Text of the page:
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The cycling boom in large German cities—Empirical evidence for successful cycling campaigns

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  • Lanzendorf, Martin
  • Busch-Geertsema, Annika

Abstract

Historically, the promotion of cycling has been neglected in most German cities with more than 500,000 inhabitants. In the last 15 years, however, some cities discovered the advantages of increasing the cycling share for both life quality and a more sustainable transport system in their cities. This paper focuses on four case studies from the German cities of Munich, Hamburg, Berlin and Frankfurt, and investigates both the development of cycling policies and the changing use of the bicycle as mode of daily transport between 2002 and 2008 in these cities. By analysing policy documents, web sources and national travel data, we show (1) that the often claimed increase of cycling usage in Munich, Frankfurt and Berlin is supported, and (2) identify the implementation and strengthening of policies to promote cycling by the local government as crucial for these successes. These findings are supported by our fourth case study, Hamburg, where we were not able to identify an increased bicycle usage in this time period, where cycling promoting policies were adapted by the local government only in 2008 and, thus, effects can only be expected after 2008. Our findings support that, although local cycling policies are not the only factor for successfully increasing cycling usage, they play a crucial role in the process of increasing cycling use in cities. Both, cycling infrastructure improvements and communication campaigns, initiated, supported and executed by the local government, are key factors for increasing bicycle use in cities.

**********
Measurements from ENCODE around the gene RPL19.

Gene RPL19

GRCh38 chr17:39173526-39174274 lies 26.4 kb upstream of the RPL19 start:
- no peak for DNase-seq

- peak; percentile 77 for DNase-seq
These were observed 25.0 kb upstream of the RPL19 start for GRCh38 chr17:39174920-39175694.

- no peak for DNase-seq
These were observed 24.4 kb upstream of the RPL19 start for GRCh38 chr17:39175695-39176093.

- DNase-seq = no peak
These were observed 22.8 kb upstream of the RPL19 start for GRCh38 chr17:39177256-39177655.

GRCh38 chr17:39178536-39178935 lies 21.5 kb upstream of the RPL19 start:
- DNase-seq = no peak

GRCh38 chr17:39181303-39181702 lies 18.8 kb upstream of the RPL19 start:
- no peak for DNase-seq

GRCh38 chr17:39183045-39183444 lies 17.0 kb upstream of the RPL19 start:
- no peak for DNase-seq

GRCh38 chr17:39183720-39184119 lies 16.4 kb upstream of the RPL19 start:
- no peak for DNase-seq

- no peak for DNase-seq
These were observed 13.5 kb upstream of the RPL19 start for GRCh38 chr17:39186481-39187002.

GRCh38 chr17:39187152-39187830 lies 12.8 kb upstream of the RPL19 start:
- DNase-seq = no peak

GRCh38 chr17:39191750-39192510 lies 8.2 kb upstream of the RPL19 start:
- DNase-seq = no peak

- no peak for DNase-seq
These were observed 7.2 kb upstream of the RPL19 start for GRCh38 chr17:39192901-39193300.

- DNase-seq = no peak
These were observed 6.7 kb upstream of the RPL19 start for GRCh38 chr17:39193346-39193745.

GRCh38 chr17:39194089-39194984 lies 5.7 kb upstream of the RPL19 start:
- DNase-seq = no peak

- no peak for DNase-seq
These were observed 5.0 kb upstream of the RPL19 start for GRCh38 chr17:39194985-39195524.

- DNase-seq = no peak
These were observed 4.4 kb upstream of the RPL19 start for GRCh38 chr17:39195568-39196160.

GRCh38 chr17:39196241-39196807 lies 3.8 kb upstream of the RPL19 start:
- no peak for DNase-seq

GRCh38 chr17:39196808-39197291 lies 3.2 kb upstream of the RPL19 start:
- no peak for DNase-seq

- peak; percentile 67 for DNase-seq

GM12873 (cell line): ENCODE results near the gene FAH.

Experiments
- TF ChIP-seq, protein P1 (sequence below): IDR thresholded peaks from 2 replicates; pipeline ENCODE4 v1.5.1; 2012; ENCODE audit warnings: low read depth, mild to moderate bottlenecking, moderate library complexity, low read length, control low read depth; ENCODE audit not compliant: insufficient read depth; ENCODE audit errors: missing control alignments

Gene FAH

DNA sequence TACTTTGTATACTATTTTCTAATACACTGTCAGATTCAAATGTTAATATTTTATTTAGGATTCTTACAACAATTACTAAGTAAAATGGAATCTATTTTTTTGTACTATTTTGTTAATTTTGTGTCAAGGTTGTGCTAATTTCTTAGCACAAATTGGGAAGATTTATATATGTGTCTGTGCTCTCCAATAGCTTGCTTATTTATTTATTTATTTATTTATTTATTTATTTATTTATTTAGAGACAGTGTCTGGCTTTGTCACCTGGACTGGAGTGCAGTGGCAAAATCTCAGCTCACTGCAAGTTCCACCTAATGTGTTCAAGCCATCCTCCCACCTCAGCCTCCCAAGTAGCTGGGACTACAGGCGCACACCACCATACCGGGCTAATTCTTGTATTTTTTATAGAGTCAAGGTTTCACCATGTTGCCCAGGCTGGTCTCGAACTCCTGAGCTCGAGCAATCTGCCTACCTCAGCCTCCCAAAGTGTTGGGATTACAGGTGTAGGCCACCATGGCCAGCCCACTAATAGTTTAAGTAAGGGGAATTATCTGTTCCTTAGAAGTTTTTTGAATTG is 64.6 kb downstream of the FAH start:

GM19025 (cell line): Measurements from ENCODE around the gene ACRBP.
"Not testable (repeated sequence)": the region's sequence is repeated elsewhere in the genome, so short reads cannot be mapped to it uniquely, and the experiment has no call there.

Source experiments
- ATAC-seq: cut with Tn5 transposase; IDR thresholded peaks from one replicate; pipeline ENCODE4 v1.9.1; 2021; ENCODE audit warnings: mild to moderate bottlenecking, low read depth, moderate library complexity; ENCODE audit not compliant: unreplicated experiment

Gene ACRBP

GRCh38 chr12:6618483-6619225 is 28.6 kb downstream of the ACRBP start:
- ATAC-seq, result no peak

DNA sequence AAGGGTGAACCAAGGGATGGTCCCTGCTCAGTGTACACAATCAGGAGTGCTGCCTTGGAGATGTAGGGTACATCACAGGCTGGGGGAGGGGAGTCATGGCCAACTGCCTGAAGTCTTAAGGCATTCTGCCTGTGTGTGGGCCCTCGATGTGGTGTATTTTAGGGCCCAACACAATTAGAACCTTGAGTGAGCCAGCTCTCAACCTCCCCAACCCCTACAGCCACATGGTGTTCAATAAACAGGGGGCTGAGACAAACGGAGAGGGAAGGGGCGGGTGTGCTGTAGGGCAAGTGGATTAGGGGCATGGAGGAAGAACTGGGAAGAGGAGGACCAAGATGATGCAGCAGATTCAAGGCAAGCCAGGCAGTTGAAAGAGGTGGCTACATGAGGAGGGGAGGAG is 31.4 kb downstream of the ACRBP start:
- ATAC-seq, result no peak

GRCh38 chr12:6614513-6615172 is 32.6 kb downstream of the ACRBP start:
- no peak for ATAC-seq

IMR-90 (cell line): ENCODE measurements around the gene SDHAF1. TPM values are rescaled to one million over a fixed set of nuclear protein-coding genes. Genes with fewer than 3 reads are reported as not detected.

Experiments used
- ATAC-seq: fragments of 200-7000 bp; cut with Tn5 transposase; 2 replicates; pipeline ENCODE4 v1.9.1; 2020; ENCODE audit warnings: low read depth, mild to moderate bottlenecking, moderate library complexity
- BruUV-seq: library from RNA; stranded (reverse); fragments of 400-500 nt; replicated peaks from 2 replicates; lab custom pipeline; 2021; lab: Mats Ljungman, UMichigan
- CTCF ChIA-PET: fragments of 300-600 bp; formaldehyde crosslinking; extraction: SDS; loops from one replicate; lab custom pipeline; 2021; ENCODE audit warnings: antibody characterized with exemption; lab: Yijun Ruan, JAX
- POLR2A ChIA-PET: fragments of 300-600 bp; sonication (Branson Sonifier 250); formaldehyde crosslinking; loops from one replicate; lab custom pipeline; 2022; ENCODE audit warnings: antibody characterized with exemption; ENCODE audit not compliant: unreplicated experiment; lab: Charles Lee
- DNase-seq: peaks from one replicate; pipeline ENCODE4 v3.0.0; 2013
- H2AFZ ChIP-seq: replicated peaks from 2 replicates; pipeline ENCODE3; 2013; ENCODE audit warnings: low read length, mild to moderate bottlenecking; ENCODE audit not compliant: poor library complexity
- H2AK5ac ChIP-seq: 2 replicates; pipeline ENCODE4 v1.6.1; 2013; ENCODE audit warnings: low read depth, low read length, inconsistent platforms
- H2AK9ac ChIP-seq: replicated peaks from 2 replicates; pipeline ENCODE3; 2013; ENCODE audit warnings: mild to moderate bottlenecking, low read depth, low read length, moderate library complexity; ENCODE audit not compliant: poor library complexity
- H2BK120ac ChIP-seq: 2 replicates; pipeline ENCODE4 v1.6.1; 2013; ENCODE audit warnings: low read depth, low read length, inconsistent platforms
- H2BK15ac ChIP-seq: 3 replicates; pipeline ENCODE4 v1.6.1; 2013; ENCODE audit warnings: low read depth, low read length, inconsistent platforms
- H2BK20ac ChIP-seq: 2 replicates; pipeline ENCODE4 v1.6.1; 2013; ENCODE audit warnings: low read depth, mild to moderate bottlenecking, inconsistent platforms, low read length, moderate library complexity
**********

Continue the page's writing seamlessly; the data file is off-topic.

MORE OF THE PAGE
Suggested Citation

  • Lanzendorf, Martin & Busch-Geertsema, Annika, 2014. "The cycling boom in large German cities—Empirical evidence for successful cycling campaigns," Transport Policy, Elsevier, vol. 36(C), pages 26-33.
  • Handle: RePEc:eee:trapol:v:36:y:2014:i:c:p:26-33
    DOI: 10.1016/j.tranpol.2014.07.003
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    References listed on IDEAS

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    Cited by:

    1. repec:eee:transa:v:104:y:2017:i:c:p:21-31 is not listed on IDEAS
    2. Frondel, Manuel & Vance, Colin, 2017. "Cycling on the extensive and intensive margin: The role of paths and prices," Transportation Research Part A: Policy and Practice, Elsevier, vol. 104(C), pages 21-31.
    3. repec:taf:cjudxx:v:21:y:2016:i:4:p:471-480 is not listed on IDEAS
    4. Tim Schwanen, 2015. "The Bumpy Road toward Low-Energy Urban Mobility: Case Studies from Two UK Cities," Sustainability, MDPI, Open Access Journal, vol. 7(6), pages 1-26, June.
    5. Tapp, Alan & Davis, Adrian & Nancarrow, Clive & Jones, Simon, 2016. "Great Britain adults’ opinions on cycling: Implications for policy," Transportation Research Part A: Policy and Practice, Elsevier, vol. 89(C), pages 14-28.
    6. Thomas Klinger & Martin Lanzendorf, 2016. "Moving between mobility cultures: what affects the travel behavior of new residents?," Transportation, Springer, vol. 43(2), pages 243-271, March.

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